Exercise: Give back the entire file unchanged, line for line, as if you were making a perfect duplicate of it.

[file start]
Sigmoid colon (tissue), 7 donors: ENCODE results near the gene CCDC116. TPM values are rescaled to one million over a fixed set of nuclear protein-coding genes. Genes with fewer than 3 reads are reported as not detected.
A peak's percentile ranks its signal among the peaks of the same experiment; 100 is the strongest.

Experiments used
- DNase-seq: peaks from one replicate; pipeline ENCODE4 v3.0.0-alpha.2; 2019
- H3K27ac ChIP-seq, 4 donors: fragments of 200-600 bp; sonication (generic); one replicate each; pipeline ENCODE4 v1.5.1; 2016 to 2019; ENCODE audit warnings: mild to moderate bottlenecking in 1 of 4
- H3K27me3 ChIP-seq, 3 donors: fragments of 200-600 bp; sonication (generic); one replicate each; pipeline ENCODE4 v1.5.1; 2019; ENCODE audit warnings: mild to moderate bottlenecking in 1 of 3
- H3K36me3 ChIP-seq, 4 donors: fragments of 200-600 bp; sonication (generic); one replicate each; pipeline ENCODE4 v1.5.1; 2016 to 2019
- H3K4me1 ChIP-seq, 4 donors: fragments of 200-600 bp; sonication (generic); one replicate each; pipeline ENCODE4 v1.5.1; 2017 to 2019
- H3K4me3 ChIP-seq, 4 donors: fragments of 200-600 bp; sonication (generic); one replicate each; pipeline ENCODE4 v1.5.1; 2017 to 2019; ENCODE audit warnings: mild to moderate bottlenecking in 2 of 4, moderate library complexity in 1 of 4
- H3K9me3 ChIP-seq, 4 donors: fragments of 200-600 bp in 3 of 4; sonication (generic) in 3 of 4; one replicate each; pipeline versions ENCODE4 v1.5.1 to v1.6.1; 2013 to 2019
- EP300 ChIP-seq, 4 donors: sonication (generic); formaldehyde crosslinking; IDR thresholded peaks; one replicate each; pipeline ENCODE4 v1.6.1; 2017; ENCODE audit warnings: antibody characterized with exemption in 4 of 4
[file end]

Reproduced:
Sigmoid colon (tissue), 7 donors: ENCODE results near the gene CCDC116. TPM values are rescaled to one million over a fixed set of nuclear protein-coding genes. Genes with fewer than 3 reads are reported as not detected.
A peak's percentile ranks its signal among the peaks of the same experiment; 100 is the strongest.

Experiments used
- DNase-seq: peaks from one replicate; pipeline ENCODE4 v3.0.0-alpha.2; 2019
- H3K27ac ChIP-seq, 4 donors: fragments of 200-600 bp; sonication (generic); one replicate each; pipeline ENCODE4 v1.5.1; 2016 to 2019; ENCODE audit warnings: mild to moderate bottlenecking in 1 of 4
- H3K27me3 ChIP-seq, 3 donors: fragments of 200-600 bp; sonication (generic); one replicate each; pipeline ENCODE4 v1.5.1; 2019; ENCODE audit warnings: mild to moderate bottlenecking in 1 of 3
- H3K36me3 ChIP-seq, 4 donors: fragments of 200-600 bp; sonication (generic); one replicate each; pipeline ENCODE4 v1.5.1; 2016 to 2019
- H3K4me1 ChIP-seq, 4 donors: fragments of 200-600 bp; sonication (generic); one replicate each; pipeline ENCODE4 v1.5.1; 2017 to 2019
- H3K4me3 ChIP-seq, 4 donors: fragments of 200-600 bp; sonication (generic); one replicate each; pipeline ENCODE4 v1.5.1; 2017 to 2019; ENCODE audit warnings: mild to moderate bottlenecking in 2 of 4, moderate library complexity in 1 of 4
- H3K9me3 ChIP-seq, 4 donors: fragments of 200-600 bp in 3 of 4; sonication (generic) in 3 of 4; one replicate each; pipeline versions ENCODE4 v1.5.1 to v1.6.1; 2013 to 2019
- EP300 ChIP-seq, 4 donors: sonication (generic); formaldehyde crosslinking; IDR thresholded peaks; one replicate each; pipeline ENCODE4 v1.6.1; 2017; ENCODE audit warnings: antibody characterized with exemption in 4 of 4